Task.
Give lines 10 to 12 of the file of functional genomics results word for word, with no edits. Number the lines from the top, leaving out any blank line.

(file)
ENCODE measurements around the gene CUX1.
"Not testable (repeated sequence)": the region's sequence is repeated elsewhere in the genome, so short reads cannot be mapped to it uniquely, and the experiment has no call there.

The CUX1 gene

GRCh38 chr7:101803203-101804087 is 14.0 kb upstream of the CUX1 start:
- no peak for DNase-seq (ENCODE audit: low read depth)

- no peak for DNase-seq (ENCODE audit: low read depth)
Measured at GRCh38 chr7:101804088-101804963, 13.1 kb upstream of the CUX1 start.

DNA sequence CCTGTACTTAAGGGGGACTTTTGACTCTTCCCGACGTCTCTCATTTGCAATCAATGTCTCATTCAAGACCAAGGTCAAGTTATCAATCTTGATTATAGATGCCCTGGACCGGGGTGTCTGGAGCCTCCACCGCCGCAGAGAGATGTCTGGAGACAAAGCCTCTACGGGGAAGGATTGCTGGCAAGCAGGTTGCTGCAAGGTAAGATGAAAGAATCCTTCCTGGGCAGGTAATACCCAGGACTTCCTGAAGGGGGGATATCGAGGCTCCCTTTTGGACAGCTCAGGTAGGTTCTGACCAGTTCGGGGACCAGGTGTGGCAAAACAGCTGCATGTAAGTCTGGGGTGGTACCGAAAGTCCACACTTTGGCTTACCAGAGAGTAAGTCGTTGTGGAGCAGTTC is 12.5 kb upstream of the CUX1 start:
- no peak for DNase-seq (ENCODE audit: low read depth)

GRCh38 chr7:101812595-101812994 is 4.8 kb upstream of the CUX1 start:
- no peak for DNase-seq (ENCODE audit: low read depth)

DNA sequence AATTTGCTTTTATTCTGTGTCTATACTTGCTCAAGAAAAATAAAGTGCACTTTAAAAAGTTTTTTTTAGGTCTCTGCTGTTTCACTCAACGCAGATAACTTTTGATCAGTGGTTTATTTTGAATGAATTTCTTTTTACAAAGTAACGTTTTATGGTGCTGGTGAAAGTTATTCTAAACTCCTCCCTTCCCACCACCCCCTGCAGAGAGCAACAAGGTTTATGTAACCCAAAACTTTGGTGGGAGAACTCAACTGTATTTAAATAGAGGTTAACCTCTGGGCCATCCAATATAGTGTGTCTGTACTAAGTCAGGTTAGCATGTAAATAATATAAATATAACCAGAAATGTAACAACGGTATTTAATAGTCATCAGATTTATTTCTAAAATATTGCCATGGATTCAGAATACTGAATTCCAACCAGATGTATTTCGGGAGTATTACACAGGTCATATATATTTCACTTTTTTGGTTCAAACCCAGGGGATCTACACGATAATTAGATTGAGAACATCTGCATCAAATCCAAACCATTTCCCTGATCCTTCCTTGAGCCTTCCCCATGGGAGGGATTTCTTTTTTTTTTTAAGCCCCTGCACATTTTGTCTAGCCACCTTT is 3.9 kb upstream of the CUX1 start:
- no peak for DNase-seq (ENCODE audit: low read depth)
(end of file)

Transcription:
GRCh38 chr7:101812595-101812994 is 4.8 kb upstream of the CUX1 start:
- no peak for DNase-seq (ENCODE audit: low read depth)

DNA sequence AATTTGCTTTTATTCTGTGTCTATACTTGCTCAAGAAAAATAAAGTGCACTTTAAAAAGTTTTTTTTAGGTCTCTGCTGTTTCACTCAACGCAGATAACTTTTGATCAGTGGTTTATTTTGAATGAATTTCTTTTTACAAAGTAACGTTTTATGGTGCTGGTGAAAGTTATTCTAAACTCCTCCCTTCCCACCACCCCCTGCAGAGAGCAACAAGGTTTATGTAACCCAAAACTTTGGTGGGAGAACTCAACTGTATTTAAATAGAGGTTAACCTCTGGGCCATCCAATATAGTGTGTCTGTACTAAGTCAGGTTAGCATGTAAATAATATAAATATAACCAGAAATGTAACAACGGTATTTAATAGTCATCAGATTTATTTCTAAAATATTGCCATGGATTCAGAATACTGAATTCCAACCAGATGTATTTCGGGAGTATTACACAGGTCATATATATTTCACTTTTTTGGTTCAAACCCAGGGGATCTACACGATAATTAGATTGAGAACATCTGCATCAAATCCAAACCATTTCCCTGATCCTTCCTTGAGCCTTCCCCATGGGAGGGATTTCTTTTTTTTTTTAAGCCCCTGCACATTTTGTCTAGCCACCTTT is 3.9 kb upstream of the CUX1 start: